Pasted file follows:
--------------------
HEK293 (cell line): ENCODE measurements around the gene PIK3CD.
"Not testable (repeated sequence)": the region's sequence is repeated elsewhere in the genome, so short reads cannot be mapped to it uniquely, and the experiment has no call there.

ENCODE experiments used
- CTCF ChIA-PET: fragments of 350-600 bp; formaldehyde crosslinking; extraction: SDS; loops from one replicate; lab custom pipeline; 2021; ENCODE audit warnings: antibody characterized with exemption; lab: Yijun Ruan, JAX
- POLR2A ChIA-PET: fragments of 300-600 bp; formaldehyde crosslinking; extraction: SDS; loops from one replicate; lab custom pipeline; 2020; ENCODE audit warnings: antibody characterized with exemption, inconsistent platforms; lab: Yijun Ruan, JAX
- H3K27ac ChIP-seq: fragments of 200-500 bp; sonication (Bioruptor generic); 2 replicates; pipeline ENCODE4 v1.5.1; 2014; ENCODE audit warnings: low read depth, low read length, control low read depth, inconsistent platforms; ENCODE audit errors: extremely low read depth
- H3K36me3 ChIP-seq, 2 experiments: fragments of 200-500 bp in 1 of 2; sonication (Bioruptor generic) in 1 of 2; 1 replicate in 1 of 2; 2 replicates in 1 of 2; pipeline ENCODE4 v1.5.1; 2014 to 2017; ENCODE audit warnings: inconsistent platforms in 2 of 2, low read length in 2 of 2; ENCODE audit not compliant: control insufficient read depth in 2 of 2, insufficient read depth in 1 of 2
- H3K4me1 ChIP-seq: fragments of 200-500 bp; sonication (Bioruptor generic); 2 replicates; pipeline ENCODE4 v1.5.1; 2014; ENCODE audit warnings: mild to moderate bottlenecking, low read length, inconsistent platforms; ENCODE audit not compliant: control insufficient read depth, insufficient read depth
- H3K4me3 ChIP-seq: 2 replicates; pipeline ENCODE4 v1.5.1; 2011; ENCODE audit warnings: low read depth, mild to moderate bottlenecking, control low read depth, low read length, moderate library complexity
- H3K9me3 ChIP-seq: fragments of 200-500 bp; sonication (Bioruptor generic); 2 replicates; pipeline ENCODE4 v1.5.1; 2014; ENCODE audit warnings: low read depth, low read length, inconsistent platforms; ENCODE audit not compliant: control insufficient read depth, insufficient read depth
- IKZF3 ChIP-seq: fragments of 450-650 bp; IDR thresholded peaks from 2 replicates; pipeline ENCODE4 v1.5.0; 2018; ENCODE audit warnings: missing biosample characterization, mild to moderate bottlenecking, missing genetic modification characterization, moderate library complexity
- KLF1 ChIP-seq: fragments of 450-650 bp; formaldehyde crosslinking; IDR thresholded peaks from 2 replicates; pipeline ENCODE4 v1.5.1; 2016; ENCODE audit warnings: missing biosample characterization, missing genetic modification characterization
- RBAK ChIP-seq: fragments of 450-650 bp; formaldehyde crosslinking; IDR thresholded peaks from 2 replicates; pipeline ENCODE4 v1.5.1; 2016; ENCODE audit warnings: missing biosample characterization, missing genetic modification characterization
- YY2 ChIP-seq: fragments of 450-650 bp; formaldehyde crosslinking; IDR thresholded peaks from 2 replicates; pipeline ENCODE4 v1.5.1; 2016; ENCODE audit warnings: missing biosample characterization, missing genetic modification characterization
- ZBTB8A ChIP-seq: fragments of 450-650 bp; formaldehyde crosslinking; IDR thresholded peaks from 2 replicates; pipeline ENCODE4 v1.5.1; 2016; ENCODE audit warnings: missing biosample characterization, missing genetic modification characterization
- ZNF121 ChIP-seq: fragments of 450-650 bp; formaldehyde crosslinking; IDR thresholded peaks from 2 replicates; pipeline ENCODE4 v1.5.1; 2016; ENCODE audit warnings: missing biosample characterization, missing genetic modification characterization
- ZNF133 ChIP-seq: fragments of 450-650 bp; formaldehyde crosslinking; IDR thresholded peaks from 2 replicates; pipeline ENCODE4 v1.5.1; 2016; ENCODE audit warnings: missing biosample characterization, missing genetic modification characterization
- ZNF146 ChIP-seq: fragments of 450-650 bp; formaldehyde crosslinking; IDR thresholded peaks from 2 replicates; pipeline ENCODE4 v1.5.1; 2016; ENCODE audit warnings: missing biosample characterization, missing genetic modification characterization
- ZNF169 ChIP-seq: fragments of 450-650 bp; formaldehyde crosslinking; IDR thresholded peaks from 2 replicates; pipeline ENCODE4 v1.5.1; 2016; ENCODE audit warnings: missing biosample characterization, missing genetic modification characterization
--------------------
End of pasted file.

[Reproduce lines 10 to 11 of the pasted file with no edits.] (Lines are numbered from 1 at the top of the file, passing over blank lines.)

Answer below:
- H3K9me3 ChIP-seq: fragments of 200-500 bp; sonication (Bioruptor generic); 2 replicates; pipeline ENCODE4 v1.5.1; 2014; ENCODE audit warnings: low read depth, low read length, inconsistent platforms; ENCODE audit not compliant: control insufficient read depth, insufficient read depth
- IKZF3 ChIP-seq: fragments of 450-650 bp; IDR thresholded peaks from 2 replicates; pipeline ENCODE4 v1.5.0; 2018; ENCODE audit warnings: missing biosample characterization, mild to moderate bottlenecking, missing genetic modification characterization, moderate library complexity